The countdown to the 5G revolution has begun, and the explosion of connected devices, such as mobile phones, televisions, security systems and speakers, among others, is only going to intensify.
As the next big thing in the journey of digital transformation, 5G will have an enormous impact on mankind. It will undoubtedly disrupt the way we live and work. It will go beyond mobile broadband and impact self-sustaining modern human establishments like smart cities, robotics and self-driving cars, and foster innovation in critical sectors such as health care, agriculture and education.
Wearable devices and connected health care, for instance, will help people monitor and manage their illnesses and allow medical professionals to efficiently screen and diagnose patients remotely. In fact, the 5G network has the potential to enable surgeons to robotically operate on patients from thousands of miles away.
This is possible because of the low-latency capabilities of 5G. With current networks, it takes approximately 100 milliseconds for information to travel across a network. This is incredibly fast, but there is still a lag that makes it impossible to communicate in real time.
With 5G, that latency is expected to be reduced to 1 millisecond. Once you have the ability to communicate over a network in near real time, proximity will no longer matter. However, there are a lot of obstacles we need to overcome before a doctor in Los Angeles performs surgery on a patient in Boston.

A long road ahead

Obstacles such as cost and regulatory oversight will need to be resolved before the low-latency capabilities of 5G can open up a new world of possibilities.
Communication service providers are going to need to invest billions of dollars in infrastructure to enable 5G. This includes investing in more antennas, base stations and fibre-optic cables, all of which must be in place before 5G can be widely adopted.
It is safe to assume that, with all the hype around 5G, these providers will find a way to ultimately build the infrastructure needed, but it will take a significant amount of time and money before we will be able to rely on the 5G network completely.
Additionally, governments and regulatory bodies will need to monitor advances and make it easier for telecommunication companies to invest in upgrading technology. They will need to enact policies to enable new revenue models, like data monetization and content management.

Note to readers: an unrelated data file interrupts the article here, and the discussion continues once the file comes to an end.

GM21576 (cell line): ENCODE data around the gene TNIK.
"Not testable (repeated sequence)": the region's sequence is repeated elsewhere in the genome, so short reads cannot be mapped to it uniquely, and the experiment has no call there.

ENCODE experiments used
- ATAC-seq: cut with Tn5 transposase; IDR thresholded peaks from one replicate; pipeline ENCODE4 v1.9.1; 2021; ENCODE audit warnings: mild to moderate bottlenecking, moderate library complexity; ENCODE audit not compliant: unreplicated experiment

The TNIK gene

Finally, once the initial obstacles have been hurdled, there will be new regulatory and liability considerations for advanced automated features such as remote surgery, remote health care, vehicle-to-vehicle communication and public safety.

The future of 5G

2020 has been declared the year in which 5G will become commercially viable. Global carriers have started 5G speed trials, and there are promises of 5G-ready devices. As the world gears up for 5G implementation, translating the 5G promise into real impactful human experiences remains the challenge.
Developed cities will be the first to experience 5G, as rural areas currently lack the infrastructure to support the network, and it will take years before the whole world is connected. But even though we are just in the beginning stages of 5G, it is clearly not just a buzzword anymore. Companies are already having intense discussions around the massive implications of 5G on various industries and it will undoubtedly disrupt the way we live, work and play.
In order to continue to advance technologically, however, we will need a stronger network. The future of innovation depends on the successful rollout and implementation of 5G — and when we get there, it will truly revolutionize the world.

House passes rural broadband bill

This article originally appeared on DeSoto Times-Tribuneby Bob Bakken.

The Mississippi House of Representatives has passed the first step toward allowing rural Mississippians to be able to have access to high-speed internet service through their local power cooperatives.

The Mississippi Broadband Enabling Act passed the House on a 115-3 vote and is headed to the state Senate for consideration.

It has been known for some time that people who live outside the urban areas of the Magnolia State have had difficulty, if not being able to have at all, access to high-speed internet service to their home locations.

“We recognized years ago there was a broadband gap, there was a rural-urban gap,” said Northcentral Electric Power Association General Manager Kevin Doddridge. “Electric coops have been installing fiber for years for connectivity to our substations, for metering purposes, voltage control, all types of things.”

Doddridge said his cooperative had reviewed the idea of providing high-speed internet nearly two years ago but quickly found a road block in its way.